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U.S. WON'T INTERFERE WITH TAIWAN'S REFERENDUM: DPP LEGISLATOR

2004-01-01 16:07:39

    Taipei, Jan. 1 (CNA) A legislator of the ruling Democratic Progressive Party (DPP) said on Thursday that the United States will not interfere with the internal affairs of Taiwan regarding its "defensive referendum."

    Parris Chang, a convener of the Foreign Affairs Committee of the Legislative Yuan, made the remarks amid concerns by the U.S. over President Chen Shui-bian's plan to sponsor a "defensive referendum, " which the U.S. fears may lead to the island's independence.

    Chang, who will lead a delegation to Europe later this month to explain the nation's "defensive referendum, " said that Taiwan will tell the U.S. that the referendum will not change the status quo.

    He said that even if the U.S. "does not support, " or "has reservations" about the "peace" referendum to demand that mainland China withdraw its missiles targeting Taiwan and renounce the use of force against Taiwan, "it will not interfere with the internal affairs of Taiwan" and its right to have the referendum.

    If the U.S. does not favor or support the referendum, Taiwan will continue to keep the channels of communication open. The referendum is scheduled to be held concurrent with the presidential election on March 20.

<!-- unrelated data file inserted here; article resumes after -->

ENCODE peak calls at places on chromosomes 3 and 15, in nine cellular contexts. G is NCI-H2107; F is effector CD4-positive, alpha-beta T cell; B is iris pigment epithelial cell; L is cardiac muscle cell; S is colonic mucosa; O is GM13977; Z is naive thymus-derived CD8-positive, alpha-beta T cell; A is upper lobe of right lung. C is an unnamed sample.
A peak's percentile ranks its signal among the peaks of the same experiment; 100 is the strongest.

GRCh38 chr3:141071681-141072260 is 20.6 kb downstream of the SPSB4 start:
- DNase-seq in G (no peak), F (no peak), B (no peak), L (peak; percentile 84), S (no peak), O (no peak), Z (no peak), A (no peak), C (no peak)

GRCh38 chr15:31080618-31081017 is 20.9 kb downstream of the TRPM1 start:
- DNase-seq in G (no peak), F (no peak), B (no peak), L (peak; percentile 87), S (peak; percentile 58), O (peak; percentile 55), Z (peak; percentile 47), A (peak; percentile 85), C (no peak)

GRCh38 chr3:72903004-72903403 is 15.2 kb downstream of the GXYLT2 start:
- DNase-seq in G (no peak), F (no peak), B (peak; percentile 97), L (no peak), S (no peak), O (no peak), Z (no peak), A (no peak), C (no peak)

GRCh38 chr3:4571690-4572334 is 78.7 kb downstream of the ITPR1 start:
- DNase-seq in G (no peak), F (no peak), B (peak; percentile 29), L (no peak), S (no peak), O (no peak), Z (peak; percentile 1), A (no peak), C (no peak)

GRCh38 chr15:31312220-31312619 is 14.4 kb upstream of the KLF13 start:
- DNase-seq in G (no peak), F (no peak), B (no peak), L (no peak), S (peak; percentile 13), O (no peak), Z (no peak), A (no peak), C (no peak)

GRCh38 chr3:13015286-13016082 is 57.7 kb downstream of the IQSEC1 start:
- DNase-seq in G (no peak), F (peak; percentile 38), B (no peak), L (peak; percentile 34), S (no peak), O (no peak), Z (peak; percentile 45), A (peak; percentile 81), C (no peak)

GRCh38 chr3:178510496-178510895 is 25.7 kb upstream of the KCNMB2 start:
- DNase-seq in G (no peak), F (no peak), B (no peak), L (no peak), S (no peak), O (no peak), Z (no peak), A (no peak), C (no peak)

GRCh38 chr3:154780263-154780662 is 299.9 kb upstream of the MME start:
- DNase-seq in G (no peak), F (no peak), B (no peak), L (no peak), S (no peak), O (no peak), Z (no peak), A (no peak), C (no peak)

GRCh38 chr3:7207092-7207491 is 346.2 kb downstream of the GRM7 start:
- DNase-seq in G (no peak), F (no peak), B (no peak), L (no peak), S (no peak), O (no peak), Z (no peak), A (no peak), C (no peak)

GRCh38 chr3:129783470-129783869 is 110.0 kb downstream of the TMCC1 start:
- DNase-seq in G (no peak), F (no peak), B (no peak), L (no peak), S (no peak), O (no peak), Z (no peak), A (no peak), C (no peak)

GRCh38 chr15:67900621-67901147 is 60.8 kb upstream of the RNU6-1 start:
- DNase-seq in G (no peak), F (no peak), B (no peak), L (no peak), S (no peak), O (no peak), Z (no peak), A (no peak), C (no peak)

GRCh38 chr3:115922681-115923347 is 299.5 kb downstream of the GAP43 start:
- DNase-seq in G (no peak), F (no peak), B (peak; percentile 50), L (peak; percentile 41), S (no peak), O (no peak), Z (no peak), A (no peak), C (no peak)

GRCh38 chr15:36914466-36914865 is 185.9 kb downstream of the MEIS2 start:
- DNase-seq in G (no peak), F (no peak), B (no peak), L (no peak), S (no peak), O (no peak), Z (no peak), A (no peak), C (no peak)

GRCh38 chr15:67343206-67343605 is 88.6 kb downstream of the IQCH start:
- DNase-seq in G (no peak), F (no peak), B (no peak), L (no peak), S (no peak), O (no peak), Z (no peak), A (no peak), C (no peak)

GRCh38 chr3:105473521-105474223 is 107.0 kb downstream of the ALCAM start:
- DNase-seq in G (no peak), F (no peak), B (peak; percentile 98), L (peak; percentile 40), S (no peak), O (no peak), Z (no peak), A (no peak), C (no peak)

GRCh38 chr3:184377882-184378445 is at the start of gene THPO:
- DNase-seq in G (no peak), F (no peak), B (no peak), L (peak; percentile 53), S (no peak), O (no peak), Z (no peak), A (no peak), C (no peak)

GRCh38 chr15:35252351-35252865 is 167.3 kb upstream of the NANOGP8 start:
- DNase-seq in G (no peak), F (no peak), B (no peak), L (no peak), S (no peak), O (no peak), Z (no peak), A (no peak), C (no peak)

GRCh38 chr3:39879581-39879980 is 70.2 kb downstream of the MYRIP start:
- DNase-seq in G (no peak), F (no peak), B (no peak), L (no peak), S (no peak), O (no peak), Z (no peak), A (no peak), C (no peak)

Asked if the referendum would be aborted due to the interference of the U.S., Chang said that this would be a worst-case scenario, but added, "This situation will not occur."

    He said that the stance of the U.S. is clear: that it opposes Taiwan holding a referendum that would change the status quo and does not support a so-called "peace" referendum. The U.S. does not have an opinion about a referendum on public policy, Chang said.

    He stressed that Taiwan and the U.S. have different national interests and views, and Taiwan will not let the U.S. orchestrate its national policy.

    In order to assuage any misgivings about the "defensive referendum, " the National Security Council under the Presidential Office is organizing three groups to visit the U.S., Europe and Japan to elaborate on the matter. Chang was invited to lead the group to Europe.

    Chang said that his group will explain that the referendum has nothing to do with a vote on unification or independence and will not change the status quo. They will also urge the international community to unite to boycott mainland China because of its nearly 500 missiles targeting Taiwan.

(By Lilian Wu)

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